High School Football

Boasting potential and skill, Rams' Skinner finds home at Eastern Illinois

By Dennis Silva II | Sports Editor
Posted 12/9/20

When Brooks Haack was hired as offensive coordinator at Mayde Creek last spring, he was intrigued at what he had in 6-foot-2, 192-pound senior receiver L’den Skinner.

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High School Football

Boasting potential and skill, Rams' Skinner finds home at Eastern Illinois

Posted

When Brooks Haack was hired as offensive coordinator at Mayde Creek last spring, he was intrigued at what he had in 6-foot-2, 192-pound senior receiver L’den Skinner.

Haack, a former honorable mention all-state quarterback at Katy High, was bringing a wide-open, pass-happy spread offense to the Rams. And right away, he knew he had a talent in Skinner.

“L is a great kid and someone we knew early on that he was going to be an instrumental part of the offense,” Haack said. “He was very raw, and I could tell once he understood what we were trying to teach him, then sky’s the limit on what he could accomplish.”

Skinner was just as excited as Haack. He’d only primarily been a blocking receiver for a Rams offense that was run-heavy under previous head coach Mike Rabe.

Getting the ball more was a welcomed thought.

“I knew this was my chance to show what I could do,” Skinner said. “It was my spotlight.”

That light shone fairly bright as Skinner was one of the more dynamic playmakers in Katy ISD football this season.

He led all of Katy ISD in receiving with 768 yards and a touchdown on 50 catches, averaging 15.4 yards per catch for the district’s top offense. It was a considerable rise from 2019, when he had 10 catches for 211 yards and a touchdown.

Though a relative newcomer to the sport and position, having played football only since the seventh grade and receiver since his sophomore year, Skinner earned an opportunity to play at the next level when he verbally committed to Eastern Illinois on Dec. 6. He plans to formally sign his letter of intent on Early Signing Day on Wednesday, Dec. 16.

“When I first talked to Eastern Illinois, I could tell they had a family atmosphere from the jump,” Skinner said. “Everything clicked. We just had this chemistry off the bat. The people and the community at Eastern Illinois was strong, and that’s why I chose to go there.”

Skinner said he’s barely scratched his potential.

“I feel I can show off my speed a lot more,” said Skinner, who runs a 4.42 hand-timed 40-yard dash. “I showed it off a couple games early on, but I want to show how fast I can really run with the ball in my hands and how fast I can run after the catch.

“This was my first year ever having the football in my hands. I had a lot to learn, and I still do. It was a quick jump, but I had to rise to the occasion. I feel things came together pretty fluidly for me.”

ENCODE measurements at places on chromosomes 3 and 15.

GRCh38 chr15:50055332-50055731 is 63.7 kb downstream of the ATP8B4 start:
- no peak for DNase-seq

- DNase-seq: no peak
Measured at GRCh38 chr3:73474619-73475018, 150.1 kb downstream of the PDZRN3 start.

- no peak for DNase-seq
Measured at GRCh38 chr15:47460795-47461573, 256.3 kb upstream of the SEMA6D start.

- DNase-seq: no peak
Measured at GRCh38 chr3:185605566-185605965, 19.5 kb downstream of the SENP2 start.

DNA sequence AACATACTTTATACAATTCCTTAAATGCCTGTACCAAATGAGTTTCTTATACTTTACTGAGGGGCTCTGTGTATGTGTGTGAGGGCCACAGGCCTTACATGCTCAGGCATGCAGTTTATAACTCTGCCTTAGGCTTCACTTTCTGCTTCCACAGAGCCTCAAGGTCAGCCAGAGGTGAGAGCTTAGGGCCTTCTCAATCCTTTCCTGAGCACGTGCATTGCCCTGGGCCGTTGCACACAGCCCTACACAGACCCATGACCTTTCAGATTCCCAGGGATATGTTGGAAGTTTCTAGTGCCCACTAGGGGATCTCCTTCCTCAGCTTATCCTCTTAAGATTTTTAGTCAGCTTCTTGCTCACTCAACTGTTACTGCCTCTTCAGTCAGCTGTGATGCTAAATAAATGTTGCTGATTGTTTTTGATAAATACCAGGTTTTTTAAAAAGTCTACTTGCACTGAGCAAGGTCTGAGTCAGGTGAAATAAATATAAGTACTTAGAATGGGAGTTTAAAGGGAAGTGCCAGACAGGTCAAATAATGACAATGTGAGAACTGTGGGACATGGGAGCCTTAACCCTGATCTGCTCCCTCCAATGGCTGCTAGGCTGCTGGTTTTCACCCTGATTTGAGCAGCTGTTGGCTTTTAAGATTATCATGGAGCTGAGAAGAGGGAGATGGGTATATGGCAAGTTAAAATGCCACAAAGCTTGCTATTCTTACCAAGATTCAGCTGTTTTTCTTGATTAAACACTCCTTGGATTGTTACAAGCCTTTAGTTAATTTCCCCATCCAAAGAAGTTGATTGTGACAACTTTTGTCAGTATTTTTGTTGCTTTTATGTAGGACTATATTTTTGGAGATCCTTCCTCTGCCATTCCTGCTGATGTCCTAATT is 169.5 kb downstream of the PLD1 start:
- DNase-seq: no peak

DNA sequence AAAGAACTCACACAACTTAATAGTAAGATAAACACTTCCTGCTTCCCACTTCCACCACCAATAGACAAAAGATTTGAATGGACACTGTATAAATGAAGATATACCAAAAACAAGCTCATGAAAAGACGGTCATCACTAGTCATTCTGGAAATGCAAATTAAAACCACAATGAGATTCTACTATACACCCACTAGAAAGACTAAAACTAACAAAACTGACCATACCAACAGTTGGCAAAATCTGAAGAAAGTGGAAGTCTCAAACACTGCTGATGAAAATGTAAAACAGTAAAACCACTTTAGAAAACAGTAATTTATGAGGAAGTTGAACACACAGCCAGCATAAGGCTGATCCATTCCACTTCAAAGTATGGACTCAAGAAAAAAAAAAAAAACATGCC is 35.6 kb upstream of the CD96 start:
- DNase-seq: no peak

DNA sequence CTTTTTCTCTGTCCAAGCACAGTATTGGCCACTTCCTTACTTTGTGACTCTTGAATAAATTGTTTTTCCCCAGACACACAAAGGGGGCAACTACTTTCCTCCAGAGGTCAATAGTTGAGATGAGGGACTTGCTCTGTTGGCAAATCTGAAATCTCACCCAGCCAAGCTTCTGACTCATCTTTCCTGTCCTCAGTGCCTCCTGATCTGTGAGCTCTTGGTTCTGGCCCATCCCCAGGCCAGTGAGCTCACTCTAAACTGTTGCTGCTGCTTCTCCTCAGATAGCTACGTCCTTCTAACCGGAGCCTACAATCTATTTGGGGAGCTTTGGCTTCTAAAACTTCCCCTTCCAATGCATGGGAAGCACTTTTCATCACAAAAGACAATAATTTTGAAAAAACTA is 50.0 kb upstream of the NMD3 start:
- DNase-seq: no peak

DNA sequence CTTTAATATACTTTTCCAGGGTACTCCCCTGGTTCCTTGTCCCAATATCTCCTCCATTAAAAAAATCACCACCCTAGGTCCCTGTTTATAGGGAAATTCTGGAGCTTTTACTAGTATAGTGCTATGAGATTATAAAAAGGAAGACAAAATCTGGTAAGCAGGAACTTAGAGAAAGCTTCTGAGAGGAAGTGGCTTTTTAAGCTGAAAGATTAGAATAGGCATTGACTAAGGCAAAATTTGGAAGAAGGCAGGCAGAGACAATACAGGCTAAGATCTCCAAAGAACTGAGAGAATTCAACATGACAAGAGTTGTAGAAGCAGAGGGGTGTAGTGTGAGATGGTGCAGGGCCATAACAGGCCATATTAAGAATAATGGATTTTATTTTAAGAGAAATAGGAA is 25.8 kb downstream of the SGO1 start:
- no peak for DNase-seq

Skinner had a rough season opener against Conroe, when he had two catches for 29 yards and dropped three passes.

“I was excited,” he said. “I could even say I was too excited; my first game, it wasn’t great at all. It was terrible. But I came back to myself. I couldn’t let the moment soak me up. I had to just play my game.”

Eventually, Skinner got more comfortable as a primary option on offense. Haack said his route-running and understanding of how to use his body and leverage improved drastically.

Physically, Skinner has all the tools. Every program wants a tall, fast receiver, especially Eastern Illinois, which plans to use Skinner on both the outside and inside and will play him as a true freshman if he proves himself.

“A few things he can get better at would be understanding the game and coverages and how to win a route versus everything,” said Haack, who played collegiately at Louisiana-Lafayette and Northwestern State. “Speed and strength will come as well at the next level, and just being a student of the game.”

Growing up, Skinner always wanted to be a professional athlete. He just thought he’d be in the majors.

He played centerfield and shortstop for his travel ball teams from nine years old up until his freshman year. His mom only started letting him play football in the seventh grade at Mayde Creek Junior High.

“She hated it,” Skinner said, laughing. “She didn’t like how physical it was, felt it was abusive to the body. She’s actually starting to like it more now. She won’t admit it, but she does.”

Skinner loves it. He played fullback, which is where he learned to appreciate the art of blocking, and cornerback in junior high. As a freshman, he played outside linebacker. Finally, his sophomore year, he was moved to receiver.

His one endearing memory is that first touchdown catch, a 65-yarder. From there, he only wanted more and more.

“I just like catching the ball and running with it,” he said. “If you gave me that, I was good.”

This season was the culmination of it all. He had a 48-yard catch against Cypress Lakes. A 37-yard haul against Dulles. His touchdown catch went for 91 yards against Taylor.

Skinner’s 50 catches were 17 more than the next-best receiver in that department and his yards were almost 100 more than the next-best in that respective category.

“He’s a young man that deserves everything that’s coming his way,” Haack said, “and if he will continue to work, like I know he will, then he will have a great career and great life even after football.”

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